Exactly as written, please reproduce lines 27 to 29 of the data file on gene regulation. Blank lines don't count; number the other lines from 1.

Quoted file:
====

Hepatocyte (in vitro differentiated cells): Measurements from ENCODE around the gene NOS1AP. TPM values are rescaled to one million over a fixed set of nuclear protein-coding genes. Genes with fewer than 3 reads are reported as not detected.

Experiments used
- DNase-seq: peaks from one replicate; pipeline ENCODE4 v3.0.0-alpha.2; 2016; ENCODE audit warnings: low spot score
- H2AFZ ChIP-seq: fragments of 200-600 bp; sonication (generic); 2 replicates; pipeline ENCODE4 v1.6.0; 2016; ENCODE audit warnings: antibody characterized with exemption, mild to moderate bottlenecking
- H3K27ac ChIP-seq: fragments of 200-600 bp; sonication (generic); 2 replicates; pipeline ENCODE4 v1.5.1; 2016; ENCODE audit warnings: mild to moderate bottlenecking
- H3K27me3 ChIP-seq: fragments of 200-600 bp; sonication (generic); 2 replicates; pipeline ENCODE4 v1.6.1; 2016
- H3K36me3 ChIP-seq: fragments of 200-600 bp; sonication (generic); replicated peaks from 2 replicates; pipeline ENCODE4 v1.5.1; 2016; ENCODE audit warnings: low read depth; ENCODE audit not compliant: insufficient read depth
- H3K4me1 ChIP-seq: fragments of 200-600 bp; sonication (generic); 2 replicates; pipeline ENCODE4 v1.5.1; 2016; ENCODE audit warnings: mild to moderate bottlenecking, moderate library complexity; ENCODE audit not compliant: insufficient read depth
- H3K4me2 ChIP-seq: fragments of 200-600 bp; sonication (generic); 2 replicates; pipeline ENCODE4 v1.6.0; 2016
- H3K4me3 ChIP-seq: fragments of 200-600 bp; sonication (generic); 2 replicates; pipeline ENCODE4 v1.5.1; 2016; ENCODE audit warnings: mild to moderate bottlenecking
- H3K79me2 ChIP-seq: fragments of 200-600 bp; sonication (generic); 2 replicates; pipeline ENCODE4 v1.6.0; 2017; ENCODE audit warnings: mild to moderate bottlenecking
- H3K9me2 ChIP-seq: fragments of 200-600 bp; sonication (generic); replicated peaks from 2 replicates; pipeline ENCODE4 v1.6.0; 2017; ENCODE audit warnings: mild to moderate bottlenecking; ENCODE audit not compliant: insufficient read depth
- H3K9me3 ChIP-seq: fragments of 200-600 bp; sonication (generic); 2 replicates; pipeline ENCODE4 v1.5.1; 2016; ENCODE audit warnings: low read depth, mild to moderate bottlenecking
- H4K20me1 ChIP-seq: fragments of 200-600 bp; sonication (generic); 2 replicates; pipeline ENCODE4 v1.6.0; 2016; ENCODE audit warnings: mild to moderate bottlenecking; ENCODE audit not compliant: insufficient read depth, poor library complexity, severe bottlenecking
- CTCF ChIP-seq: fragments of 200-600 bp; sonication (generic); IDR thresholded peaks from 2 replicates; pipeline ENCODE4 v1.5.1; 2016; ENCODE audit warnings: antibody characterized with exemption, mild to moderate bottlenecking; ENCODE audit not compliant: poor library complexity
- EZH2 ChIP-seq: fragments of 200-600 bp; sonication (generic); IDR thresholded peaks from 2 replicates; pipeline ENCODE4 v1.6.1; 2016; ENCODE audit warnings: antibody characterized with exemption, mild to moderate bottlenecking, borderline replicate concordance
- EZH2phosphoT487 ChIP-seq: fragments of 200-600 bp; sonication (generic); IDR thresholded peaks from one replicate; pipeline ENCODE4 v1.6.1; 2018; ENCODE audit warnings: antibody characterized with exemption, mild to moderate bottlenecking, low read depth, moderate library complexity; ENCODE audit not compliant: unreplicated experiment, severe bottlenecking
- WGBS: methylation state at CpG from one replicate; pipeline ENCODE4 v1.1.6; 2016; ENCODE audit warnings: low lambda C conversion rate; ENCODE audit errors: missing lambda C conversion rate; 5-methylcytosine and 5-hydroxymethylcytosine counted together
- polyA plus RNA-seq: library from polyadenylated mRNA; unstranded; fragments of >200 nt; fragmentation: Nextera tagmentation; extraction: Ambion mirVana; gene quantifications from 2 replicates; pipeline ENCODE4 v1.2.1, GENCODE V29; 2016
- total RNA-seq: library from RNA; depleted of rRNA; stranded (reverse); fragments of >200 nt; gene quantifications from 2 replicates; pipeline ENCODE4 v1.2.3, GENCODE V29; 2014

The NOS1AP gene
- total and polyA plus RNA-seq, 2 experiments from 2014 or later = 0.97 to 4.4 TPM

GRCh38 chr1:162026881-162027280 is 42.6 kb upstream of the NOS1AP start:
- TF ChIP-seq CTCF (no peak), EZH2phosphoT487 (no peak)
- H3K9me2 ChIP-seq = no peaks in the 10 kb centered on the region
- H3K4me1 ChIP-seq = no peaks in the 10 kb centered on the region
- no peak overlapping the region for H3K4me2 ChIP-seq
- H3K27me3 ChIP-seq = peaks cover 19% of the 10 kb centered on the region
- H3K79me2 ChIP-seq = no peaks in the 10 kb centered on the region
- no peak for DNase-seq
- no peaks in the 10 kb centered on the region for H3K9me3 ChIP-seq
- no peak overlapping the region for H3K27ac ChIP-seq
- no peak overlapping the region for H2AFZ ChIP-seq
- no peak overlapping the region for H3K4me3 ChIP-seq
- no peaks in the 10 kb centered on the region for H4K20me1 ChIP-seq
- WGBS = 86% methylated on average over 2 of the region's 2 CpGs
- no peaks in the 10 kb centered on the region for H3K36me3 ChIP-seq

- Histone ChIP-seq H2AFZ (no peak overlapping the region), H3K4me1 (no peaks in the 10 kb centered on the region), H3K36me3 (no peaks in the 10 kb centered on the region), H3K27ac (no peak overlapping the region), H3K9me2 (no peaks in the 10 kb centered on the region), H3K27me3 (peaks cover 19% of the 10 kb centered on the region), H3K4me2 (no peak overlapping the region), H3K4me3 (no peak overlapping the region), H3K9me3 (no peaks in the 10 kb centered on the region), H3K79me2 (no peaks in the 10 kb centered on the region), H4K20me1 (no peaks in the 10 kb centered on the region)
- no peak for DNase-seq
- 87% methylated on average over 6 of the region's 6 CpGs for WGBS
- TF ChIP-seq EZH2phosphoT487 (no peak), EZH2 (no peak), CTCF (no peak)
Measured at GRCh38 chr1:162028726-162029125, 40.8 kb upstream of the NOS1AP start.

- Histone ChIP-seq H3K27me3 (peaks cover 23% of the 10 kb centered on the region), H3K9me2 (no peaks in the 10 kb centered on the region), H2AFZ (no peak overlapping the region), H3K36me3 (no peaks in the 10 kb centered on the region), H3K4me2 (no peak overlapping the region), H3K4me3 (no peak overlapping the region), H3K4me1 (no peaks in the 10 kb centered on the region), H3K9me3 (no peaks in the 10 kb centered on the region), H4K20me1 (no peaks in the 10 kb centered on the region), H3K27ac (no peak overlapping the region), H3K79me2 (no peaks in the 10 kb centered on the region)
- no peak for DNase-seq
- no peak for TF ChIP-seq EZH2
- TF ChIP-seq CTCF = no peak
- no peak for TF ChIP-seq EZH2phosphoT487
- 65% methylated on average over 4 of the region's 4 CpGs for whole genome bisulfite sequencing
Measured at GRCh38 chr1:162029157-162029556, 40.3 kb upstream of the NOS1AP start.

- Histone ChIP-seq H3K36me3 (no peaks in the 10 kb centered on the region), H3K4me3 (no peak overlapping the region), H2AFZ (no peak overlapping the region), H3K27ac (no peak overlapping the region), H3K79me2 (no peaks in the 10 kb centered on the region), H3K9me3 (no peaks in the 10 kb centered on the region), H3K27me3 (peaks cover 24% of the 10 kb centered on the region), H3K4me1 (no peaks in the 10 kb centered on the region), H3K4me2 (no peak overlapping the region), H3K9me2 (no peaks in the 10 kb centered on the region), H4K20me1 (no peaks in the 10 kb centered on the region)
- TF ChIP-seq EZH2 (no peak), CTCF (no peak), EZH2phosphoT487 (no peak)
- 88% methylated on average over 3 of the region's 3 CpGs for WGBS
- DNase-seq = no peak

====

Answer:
- no peak overlapping the region for H3K4me2 ChIP-seq
- H3K27me3 ChIP-seq = peaks cover 19% of the 10 kb centered on the region
- H3K79me2 ChIP-seq = no peaks in the 10 kb centered on the region